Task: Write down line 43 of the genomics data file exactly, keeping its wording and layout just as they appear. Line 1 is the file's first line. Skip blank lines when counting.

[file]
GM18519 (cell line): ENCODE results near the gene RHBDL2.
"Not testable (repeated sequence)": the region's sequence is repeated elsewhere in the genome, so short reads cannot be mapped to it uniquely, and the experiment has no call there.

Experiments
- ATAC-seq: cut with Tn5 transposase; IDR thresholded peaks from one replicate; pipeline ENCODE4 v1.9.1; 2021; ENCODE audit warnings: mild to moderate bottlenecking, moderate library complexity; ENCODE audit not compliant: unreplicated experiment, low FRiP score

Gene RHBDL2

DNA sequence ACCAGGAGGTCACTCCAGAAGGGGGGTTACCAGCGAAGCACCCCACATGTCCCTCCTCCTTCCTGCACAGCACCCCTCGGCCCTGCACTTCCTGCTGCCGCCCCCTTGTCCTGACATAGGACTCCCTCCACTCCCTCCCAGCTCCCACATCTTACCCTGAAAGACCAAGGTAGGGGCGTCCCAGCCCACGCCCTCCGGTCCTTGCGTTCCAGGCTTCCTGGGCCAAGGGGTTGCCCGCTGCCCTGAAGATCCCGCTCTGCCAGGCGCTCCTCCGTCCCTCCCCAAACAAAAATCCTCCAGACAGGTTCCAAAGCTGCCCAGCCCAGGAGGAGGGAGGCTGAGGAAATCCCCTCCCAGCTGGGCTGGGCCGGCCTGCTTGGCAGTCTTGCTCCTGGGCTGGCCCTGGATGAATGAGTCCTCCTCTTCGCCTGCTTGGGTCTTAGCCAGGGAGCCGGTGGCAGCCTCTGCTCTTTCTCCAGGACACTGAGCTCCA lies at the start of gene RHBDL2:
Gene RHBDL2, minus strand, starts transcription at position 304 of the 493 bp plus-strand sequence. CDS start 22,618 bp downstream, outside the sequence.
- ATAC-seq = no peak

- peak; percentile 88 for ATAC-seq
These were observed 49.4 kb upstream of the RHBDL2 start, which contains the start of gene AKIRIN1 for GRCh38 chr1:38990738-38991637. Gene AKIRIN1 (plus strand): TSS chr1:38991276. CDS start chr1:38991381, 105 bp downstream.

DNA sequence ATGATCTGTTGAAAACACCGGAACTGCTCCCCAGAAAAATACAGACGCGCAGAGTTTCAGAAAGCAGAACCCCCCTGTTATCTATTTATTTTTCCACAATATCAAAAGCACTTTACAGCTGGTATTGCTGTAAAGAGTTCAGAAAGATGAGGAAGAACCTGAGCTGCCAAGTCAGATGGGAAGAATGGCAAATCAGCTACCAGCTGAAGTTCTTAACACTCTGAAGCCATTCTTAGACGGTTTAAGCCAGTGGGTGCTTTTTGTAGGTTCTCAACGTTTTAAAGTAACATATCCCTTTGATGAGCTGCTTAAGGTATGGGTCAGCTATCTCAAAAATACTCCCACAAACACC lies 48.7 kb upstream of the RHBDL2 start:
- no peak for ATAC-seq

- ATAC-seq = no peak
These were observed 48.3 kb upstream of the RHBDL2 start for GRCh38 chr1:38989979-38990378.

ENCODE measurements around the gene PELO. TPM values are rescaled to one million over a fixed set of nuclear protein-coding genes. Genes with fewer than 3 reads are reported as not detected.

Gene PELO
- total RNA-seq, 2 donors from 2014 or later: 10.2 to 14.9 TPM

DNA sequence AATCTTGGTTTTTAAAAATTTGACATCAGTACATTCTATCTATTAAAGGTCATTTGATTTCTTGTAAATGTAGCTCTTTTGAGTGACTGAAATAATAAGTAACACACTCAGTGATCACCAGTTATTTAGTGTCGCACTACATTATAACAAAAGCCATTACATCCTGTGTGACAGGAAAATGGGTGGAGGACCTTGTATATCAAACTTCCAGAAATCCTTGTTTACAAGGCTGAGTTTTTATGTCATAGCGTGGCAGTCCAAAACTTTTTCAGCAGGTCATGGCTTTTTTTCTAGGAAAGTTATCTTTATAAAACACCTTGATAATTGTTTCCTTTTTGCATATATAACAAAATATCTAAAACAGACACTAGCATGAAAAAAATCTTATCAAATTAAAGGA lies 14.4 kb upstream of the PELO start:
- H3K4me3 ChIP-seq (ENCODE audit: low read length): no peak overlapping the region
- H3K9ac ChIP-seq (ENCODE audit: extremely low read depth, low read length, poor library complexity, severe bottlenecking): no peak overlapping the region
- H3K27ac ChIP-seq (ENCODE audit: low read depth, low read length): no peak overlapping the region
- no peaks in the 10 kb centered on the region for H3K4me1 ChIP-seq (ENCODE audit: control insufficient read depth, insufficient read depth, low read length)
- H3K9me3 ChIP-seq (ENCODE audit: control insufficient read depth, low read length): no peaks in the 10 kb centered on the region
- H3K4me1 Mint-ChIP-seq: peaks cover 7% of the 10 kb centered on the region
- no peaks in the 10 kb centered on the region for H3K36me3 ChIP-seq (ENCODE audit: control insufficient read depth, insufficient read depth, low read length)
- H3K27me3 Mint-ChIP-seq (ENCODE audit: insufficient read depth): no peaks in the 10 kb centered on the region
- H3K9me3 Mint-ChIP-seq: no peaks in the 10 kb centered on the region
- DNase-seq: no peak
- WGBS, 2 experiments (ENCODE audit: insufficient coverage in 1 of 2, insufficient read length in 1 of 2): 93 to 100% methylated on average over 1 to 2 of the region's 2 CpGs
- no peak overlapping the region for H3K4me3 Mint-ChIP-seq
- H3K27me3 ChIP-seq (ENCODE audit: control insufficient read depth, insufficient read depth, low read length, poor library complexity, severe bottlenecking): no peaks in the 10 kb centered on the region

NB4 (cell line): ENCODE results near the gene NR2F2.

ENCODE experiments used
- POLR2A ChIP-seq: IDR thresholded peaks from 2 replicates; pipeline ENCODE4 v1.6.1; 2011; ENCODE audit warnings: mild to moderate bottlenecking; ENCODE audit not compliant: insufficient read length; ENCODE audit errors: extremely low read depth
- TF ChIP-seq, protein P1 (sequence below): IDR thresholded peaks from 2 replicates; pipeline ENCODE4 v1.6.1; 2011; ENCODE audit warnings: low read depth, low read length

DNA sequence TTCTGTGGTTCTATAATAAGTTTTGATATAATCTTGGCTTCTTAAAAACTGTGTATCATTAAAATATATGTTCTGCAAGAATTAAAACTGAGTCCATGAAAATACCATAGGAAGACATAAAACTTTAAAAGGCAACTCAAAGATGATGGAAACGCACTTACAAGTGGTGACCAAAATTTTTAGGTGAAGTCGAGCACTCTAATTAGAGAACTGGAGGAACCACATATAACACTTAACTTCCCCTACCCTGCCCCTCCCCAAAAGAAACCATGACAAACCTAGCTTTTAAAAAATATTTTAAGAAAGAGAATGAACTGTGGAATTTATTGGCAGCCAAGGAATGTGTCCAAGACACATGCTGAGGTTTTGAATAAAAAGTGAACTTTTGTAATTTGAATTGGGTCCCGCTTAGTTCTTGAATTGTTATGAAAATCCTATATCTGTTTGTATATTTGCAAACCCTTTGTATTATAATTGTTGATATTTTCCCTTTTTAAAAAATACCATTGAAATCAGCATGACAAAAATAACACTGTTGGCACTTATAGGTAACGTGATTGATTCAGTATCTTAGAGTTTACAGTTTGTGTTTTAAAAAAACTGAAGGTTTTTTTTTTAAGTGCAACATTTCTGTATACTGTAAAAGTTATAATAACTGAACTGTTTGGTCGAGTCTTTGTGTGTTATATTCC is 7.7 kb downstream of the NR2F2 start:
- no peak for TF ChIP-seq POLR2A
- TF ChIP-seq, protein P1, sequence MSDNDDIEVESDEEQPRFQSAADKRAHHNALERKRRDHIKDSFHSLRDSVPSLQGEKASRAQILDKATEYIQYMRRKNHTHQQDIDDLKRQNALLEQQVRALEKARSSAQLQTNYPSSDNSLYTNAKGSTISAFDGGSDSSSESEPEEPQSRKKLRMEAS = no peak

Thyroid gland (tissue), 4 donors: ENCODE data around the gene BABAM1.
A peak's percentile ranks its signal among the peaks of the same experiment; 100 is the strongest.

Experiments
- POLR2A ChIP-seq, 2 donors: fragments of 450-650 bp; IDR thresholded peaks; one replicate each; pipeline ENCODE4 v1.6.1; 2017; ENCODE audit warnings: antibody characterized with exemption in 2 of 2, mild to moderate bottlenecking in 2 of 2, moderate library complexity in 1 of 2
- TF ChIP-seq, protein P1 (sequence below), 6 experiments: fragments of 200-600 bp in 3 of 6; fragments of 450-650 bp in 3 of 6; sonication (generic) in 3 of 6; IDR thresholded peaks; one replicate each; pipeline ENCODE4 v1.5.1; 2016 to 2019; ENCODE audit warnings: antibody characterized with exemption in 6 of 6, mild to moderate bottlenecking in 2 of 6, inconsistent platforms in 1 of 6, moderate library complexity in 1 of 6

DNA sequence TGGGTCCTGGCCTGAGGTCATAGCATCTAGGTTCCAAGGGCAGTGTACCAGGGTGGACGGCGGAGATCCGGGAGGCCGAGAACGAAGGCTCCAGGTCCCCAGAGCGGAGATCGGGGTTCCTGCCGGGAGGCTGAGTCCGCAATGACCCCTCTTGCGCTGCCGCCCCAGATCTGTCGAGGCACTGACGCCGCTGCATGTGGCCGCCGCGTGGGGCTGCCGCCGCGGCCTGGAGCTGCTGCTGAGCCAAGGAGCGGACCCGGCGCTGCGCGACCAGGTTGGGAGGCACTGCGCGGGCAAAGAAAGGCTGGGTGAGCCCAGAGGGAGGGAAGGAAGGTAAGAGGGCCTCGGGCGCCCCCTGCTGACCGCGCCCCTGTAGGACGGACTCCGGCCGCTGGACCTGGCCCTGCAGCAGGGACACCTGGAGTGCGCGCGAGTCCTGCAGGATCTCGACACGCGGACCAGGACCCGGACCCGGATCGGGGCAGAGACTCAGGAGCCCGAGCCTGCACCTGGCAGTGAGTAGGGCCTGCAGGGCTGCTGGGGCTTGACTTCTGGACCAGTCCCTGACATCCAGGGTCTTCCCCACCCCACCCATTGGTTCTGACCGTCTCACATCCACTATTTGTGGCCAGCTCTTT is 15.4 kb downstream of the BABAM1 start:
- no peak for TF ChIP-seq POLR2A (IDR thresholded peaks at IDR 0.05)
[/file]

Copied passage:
- TF ChIP-seq, protein P1 (sequence below), 6 experiments: fragments of 200-600 bp in 3 of 6; fragments of 450-650 bp in 3 of 6; sonication (generic) in 3 of 6; IDR thresholded peaks; one replicate each; pipeline ENCODE4 v1.5.1; 2016 to 2019; ENCODE audit warnings: antibody characterized with exemption in 6 of 6, mild to moderate bottlenecking in 2 of 6, inconsistent platforms in 1 of 6, moderate library complexity in 1 of 6